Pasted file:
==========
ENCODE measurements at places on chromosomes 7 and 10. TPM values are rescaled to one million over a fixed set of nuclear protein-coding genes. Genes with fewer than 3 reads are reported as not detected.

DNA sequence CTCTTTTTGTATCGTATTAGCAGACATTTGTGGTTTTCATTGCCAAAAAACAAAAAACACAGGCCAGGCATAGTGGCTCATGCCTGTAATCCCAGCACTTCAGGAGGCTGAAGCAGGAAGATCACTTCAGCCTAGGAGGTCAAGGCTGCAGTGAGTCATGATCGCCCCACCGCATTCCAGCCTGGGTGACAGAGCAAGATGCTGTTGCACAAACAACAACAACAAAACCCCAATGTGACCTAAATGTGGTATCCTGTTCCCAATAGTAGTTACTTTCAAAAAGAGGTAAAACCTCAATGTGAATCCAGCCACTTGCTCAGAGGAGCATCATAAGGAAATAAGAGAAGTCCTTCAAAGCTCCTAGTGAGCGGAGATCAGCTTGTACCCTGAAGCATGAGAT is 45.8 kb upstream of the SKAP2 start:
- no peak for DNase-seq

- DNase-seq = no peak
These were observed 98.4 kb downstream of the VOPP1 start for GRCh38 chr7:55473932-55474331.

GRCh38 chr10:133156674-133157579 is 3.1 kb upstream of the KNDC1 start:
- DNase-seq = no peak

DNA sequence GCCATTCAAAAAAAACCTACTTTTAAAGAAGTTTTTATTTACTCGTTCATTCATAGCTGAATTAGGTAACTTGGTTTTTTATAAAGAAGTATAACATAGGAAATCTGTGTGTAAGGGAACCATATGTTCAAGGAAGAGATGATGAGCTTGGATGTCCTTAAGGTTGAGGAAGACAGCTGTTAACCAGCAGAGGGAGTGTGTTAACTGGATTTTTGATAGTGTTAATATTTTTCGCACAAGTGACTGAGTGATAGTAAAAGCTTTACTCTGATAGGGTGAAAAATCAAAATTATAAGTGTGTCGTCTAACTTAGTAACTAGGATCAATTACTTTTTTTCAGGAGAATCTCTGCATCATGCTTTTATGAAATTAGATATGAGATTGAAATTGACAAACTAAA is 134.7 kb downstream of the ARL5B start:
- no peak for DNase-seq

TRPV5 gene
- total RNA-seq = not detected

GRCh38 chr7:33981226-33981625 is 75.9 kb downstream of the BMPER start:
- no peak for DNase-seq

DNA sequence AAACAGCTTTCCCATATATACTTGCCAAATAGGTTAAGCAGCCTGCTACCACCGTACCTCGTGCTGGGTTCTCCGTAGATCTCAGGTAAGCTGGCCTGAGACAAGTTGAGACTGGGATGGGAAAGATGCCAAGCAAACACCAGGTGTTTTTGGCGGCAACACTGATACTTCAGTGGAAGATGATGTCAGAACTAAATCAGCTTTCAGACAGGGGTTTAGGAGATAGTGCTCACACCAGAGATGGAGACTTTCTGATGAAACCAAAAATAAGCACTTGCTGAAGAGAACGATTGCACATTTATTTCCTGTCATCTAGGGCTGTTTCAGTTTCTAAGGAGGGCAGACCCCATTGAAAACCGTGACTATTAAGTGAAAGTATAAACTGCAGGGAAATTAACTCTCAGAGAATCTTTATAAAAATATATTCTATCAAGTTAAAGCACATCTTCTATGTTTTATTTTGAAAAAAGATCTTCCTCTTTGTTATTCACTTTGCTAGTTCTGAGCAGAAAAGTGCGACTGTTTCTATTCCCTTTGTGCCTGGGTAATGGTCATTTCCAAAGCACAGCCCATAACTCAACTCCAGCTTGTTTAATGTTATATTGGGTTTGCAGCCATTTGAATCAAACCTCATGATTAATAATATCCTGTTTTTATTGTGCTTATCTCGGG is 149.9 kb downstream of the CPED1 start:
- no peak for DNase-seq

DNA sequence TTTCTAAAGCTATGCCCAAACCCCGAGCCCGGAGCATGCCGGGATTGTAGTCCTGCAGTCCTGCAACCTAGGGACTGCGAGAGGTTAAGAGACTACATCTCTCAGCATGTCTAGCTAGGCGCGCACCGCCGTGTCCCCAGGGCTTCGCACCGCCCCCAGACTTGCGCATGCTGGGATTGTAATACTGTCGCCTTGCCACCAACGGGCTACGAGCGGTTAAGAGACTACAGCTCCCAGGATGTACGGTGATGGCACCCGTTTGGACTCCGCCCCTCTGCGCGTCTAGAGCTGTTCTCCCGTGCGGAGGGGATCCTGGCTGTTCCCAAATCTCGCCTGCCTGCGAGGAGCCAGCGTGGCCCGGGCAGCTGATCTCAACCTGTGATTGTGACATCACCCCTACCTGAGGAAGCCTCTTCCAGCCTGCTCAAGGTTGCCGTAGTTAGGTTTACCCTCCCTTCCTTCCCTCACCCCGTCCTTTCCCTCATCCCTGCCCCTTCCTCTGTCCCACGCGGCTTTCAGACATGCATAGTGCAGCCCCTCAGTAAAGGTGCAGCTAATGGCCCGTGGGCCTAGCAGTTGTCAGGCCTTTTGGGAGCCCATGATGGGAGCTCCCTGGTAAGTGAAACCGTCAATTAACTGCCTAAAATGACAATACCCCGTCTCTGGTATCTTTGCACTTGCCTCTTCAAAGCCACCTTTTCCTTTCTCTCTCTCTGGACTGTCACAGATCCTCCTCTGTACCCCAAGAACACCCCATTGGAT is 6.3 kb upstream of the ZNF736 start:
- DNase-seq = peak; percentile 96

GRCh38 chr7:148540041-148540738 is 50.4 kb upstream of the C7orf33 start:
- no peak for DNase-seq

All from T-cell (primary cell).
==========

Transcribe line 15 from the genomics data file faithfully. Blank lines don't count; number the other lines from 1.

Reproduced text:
- no peak for DNase-seq